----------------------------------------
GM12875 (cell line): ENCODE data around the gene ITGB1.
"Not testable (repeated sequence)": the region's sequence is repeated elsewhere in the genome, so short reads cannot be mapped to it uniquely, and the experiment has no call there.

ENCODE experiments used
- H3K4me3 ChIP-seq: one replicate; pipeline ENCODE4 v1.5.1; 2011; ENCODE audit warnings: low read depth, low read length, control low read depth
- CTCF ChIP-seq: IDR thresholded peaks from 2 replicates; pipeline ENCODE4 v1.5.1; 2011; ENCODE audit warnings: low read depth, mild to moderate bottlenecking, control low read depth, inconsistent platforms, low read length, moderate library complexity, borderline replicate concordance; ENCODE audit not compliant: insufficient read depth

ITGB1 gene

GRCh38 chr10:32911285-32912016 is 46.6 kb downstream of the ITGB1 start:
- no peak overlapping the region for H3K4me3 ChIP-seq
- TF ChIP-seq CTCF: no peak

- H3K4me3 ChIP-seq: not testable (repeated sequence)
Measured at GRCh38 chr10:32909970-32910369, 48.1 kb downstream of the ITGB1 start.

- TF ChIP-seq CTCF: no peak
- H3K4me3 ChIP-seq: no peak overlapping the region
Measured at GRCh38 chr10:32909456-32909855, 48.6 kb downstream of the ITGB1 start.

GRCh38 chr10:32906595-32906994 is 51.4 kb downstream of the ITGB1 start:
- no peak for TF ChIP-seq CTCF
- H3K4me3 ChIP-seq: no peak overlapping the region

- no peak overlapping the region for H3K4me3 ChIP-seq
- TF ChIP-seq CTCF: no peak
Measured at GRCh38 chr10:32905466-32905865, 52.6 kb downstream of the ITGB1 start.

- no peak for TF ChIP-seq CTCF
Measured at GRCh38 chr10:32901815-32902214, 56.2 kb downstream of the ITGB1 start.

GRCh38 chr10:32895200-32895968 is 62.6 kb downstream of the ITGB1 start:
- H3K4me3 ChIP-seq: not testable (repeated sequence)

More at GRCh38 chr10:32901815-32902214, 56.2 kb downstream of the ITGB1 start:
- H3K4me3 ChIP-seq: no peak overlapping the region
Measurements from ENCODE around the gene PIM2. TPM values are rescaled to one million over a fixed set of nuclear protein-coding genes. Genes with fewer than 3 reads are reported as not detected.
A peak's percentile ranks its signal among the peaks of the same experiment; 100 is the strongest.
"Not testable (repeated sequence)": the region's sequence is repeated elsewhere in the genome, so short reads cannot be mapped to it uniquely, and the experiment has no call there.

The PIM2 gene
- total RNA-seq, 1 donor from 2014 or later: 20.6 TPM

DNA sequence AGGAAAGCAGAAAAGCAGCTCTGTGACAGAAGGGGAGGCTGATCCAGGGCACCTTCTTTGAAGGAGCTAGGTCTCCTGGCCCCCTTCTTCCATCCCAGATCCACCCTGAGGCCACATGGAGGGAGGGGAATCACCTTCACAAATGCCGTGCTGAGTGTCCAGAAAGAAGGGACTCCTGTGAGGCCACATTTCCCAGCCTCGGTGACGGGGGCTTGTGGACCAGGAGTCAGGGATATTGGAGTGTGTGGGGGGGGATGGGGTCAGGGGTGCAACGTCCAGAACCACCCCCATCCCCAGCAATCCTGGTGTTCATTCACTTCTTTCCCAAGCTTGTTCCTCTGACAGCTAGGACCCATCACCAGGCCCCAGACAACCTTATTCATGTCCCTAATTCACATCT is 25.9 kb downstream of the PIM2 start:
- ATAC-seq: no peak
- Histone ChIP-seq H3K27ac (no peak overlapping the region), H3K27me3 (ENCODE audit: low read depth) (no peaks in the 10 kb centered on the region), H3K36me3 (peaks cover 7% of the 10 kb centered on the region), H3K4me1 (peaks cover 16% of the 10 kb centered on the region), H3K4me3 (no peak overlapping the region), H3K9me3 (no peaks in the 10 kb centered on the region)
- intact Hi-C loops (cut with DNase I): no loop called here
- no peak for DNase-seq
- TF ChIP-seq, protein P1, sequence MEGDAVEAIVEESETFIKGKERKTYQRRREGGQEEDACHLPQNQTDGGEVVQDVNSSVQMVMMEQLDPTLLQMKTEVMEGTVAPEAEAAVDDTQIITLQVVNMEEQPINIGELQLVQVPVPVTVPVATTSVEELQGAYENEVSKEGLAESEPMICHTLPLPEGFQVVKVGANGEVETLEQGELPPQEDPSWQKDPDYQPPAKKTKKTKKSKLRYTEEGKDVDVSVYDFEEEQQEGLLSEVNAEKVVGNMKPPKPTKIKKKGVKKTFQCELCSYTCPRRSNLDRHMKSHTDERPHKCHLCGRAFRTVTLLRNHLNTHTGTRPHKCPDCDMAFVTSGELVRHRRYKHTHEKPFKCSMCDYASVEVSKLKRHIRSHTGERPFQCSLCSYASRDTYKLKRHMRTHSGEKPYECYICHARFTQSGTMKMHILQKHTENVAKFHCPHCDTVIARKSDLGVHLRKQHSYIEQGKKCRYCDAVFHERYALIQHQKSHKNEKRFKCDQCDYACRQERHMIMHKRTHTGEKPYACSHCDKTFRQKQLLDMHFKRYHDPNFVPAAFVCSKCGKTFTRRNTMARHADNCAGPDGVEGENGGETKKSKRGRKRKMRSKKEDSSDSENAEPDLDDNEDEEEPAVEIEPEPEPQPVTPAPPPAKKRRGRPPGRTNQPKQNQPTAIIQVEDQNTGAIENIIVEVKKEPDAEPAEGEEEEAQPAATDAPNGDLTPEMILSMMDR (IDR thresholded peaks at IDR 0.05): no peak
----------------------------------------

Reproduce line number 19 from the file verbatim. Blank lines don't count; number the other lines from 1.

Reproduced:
- TF ChIP-seq CTCF: no peak